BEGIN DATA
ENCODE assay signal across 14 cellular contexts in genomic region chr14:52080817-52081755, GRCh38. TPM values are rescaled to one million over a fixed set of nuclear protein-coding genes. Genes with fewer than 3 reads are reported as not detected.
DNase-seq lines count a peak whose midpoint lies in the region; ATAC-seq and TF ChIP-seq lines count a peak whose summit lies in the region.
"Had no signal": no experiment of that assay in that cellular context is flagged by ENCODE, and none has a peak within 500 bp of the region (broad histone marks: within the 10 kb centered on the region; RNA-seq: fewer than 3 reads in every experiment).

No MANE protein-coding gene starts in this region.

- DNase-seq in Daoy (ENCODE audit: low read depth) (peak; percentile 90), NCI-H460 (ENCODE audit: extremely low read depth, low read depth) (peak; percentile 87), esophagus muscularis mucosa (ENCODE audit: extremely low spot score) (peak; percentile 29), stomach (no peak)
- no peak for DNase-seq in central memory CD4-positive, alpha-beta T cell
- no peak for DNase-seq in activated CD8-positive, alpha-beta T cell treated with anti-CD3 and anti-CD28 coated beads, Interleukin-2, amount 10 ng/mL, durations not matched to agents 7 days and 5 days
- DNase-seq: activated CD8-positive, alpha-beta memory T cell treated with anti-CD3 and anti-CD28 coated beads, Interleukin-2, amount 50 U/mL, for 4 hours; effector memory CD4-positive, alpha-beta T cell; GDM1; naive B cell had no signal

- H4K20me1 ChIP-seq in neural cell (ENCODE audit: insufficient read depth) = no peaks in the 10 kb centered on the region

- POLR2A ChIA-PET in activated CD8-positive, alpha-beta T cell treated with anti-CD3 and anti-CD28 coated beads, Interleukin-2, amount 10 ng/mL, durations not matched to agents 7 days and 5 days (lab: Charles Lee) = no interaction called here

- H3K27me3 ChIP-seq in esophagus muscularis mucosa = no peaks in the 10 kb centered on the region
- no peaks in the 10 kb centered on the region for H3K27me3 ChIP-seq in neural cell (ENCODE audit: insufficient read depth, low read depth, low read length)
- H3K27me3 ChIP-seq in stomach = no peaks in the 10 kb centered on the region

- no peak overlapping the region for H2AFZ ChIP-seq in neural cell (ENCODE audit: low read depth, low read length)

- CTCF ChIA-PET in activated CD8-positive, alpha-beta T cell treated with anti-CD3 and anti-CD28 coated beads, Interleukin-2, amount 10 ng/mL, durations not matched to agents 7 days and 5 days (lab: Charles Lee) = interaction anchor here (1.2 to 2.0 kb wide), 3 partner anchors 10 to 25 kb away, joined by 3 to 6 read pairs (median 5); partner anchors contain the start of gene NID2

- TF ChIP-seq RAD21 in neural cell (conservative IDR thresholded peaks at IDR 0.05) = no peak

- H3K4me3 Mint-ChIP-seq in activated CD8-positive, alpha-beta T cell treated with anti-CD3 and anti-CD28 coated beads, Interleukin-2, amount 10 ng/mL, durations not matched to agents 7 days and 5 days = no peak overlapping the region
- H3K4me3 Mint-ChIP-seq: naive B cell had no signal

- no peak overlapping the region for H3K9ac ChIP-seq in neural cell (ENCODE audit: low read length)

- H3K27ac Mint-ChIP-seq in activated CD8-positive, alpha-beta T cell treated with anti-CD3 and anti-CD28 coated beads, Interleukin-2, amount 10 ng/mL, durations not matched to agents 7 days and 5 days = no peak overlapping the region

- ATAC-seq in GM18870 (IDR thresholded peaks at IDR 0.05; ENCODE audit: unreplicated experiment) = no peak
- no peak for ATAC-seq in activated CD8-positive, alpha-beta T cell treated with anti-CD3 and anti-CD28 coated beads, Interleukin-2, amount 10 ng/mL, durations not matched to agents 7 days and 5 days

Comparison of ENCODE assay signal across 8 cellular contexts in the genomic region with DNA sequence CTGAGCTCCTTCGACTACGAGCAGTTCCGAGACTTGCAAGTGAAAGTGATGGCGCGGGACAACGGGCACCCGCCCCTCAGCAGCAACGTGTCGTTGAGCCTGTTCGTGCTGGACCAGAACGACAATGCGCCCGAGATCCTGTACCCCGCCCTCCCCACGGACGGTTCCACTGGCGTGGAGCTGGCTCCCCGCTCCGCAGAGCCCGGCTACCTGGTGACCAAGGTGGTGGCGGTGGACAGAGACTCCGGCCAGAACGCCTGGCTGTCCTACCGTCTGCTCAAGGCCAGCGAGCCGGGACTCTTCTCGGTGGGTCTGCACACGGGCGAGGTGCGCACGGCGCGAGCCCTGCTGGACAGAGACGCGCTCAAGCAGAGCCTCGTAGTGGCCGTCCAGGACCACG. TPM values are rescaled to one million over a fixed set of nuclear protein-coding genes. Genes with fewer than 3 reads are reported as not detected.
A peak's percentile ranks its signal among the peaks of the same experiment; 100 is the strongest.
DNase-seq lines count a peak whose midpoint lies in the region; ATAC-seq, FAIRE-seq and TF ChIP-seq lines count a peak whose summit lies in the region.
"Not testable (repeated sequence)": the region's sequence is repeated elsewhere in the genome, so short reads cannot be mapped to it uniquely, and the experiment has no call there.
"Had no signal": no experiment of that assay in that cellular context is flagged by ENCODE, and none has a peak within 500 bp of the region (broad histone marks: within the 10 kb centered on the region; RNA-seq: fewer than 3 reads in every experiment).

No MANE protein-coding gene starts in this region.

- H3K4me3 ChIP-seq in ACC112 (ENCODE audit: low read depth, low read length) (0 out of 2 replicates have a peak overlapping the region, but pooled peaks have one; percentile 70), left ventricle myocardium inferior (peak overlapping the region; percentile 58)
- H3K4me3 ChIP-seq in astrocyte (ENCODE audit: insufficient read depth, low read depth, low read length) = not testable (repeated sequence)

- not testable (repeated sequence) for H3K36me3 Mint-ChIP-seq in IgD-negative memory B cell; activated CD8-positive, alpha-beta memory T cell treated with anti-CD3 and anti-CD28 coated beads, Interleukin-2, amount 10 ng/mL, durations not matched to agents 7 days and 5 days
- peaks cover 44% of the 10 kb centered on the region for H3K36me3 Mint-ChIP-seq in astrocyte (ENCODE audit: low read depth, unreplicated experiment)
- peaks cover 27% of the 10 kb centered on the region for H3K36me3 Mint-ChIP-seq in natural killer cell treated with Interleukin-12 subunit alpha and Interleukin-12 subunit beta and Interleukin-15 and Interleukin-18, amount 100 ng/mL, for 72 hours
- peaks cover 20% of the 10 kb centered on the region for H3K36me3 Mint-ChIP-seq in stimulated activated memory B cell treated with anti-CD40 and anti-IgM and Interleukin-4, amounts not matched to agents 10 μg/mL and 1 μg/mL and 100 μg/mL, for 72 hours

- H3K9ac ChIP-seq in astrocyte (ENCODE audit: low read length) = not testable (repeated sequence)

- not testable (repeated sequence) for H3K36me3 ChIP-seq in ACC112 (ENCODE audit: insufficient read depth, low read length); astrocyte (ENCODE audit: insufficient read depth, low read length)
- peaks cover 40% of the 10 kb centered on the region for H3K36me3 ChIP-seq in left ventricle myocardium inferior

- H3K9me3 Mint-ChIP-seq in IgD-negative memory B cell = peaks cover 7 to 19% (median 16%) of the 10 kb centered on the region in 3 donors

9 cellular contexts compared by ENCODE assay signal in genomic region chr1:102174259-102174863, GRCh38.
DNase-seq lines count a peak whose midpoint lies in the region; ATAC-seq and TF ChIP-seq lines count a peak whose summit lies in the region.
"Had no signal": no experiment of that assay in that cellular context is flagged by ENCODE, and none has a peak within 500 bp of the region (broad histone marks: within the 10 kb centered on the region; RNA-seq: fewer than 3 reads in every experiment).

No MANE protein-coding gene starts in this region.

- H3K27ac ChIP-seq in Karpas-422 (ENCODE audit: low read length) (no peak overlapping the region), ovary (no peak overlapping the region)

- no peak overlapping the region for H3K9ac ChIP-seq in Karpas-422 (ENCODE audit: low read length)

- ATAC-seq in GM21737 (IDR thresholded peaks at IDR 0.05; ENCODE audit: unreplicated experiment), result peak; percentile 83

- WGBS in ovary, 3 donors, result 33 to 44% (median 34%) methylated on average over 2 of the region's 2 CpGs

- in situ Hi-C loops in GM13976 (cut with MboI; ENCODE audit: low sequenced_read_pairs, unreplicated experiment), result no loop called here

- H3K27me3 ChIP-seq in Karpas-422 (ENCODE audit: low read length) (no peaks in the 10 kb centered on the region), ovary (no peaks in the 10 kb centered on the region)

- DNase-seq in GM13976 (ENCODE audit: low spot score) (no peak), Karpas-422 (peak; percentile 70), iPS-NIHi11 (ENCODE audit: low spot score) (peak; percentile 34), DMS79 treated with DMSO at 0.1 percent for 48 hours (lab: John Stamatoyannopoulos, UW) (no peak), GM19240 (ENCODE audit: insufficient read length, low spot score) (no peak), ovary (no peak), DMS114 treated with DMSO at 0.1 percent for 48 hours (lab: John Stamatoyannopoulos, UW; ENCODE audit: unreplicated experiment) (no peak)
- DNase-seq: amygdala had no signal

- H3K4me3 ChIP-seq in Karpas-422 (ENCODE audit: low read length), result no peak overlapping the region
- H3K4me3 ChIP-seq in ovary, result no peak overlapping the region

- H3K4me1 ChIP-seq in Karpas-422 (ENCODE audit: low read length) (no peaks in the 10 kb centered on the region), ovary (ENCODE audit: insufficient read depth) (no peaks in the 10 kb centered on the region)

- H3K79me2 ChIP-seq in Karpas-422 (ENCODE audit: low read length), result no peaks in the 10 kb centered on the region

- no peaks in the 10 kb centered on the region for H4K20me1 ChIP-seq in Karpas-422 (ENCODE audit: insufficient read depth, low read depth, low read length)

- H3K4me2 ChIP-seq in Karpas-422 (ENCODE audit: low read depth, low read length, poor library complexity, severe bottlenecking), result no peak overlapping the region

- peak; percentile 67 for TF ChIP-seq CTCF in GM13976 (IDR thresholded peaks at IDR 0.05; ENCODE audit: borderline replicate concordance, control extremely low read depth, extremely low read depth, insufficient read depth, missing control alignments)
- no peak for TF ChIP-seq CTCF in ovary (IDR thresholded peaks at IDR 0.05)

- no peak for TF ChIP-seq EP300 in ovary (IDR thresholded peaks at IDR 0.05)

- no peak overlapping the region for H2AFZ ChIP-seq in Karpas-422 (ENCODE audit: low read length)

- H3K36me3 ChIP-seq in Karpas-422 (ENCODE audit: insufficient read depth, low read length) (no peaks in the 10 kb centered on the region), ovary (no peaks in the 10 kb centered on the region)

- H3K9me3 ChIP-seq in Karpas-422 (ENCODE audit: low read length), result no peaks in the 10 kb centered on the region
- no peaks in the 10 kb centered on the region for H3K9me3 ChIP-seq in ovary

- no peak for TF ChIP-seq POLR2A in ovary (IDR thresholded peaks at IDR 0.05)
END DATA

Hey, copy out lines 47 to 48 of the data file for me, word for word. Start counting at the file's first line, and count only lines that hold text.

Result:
- in situ Hi-C loops in GM13976 (cut with MboI; ENCODE audit: low sequenced_read_pairs, unreplicated experiment), result no loop called here

- H3K27me3 ChIP-seq in Karpas-422 (ENCODE audit: low read length) (no peaks in the 10 kb centered on the region), ovary (no peaks in the 10 kb centered on the region)